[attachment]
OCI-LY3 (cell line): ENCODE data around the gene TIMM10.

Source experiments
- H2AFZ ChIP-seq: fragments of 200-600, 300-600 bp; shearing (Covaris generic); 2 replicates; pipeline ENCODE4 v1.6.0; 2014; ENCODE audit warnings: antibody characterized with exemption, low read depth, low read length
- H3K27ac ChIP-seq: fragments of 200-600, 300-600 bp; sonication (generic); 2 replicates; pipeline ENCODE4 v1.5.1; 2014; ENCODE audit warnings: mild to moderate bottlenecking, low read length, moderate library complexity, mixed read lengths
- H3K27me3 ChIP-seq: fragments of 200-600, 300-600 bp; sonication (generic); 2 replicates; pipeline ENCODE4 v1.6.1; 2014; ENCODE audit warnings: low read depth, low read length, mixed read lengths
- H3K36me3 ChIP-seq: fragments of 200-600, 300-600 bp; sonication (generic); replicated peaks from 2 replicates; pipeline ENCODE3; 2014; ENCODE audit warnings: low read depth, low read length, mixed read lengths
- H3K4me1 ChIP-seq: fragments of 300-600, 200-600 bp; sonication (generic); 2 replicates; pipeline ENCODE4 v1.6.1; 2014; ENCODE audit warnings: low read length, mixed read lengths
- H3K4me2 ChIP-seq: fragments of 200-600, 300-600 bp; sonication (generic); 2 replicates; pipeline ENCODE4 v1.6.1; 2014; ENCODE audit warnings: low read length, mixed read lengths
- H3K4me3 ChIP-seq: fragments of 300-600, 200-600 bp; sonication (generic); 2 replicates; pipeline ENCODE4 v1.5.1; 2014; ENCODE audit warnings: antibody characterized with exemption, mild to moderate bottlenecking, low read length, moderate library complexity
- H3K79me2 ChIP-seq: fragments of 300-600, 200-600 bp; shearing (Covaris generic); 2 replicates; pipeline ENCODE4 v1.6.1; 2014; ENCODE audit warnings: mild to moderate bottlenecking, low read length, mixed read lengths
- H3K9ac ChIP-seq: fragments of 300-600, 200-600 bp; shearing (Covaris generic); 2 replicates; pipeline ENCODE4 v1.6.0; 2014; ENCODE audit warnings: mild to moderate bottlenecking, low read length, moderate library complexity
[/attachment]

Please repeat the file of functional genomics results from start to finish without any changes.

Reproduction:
OCI-LY3 (cell line): ENCODE data around the gene TIMM10.

Source experiments
- H2AFZ ChIP-seq: fragments of 200-600, 300-600 bp; shearing (Covaris generic); 2 replicates; pipeline ENCODE4 v1.6.0; 2014; ENCODE audit warnings: antibody characterized with exemption, low read depth, low read length
- H3K27ac ChIP-seq: fragments of 200-600, 300-600 bp; sonication (generic); 2 replicates; pipeline ENCODE4 v1.5.1; 2014; ENCODE audit warnings: mild to moderate bottlenecking, low read length, moderate library complexity, mixed read lengths
- H3K27me3 ChIP-seq: fragments of 200-600, 300-600 bp; sonication (generic); 2 replicates; pipeline ENCODE4 v1.6.1; 2014; ENCODE audit warnings: low read depth, low read length, mixed read lengths
- H3K36me3 ChIP-seq: fragments of 200-600, 300-600 bp; sonication (generic); replicated peaks from 2 replicates; pipeline ENCODE3; 2014; ENCODE audit warnings: low read depth, low read length, mixed read lengths
- H3K4me1 ChIP-seq: fragments of 300-600, 200-600 bp; sonication (generic); 2 replicates; pipeline ENCODE4 v1.6.1; 2014; ENCODE audit warnings: low read length, mixed read lengths
- H3K4me2 ChIP-seq: fragments of 200-600, 300-600 bp; sonication (generic); 2 replicates; pipeline ENCODE4 v1.6.1; 2014; ENCODE audit warnings: low read length, mixed read lengths
- H3K4me3 ChIP-seq: fragments of 300-600, 200-600 bp; sonication (generic); 2 replicates; pipeline ENCODE4 v1.5.1; 2014; ENCODE audit warnings: antibody characterized with exemption, mild to moderate bottlenecking, low read length, moderate library complexity
- H3K79me2 ChIP-seq: fragments of 300-600, 200-600 bp; shearing (Covaris generic); 2 replicates; pipeline ENCODE4 v1.6.1; 2014; ENCODE audit warnings: mild to moderate bottlenecking, low read length, mixed read lengths
- H3K9ac ChIP-seq: fragments of 300-600, 200-600 bp; shearing (Covaris generic); 2 replicates; pipeline ENCODE4 v1.6.0; 2014; ENCODE audit warnings: mild to moderate bottlenecking, low read length, moderate library complexity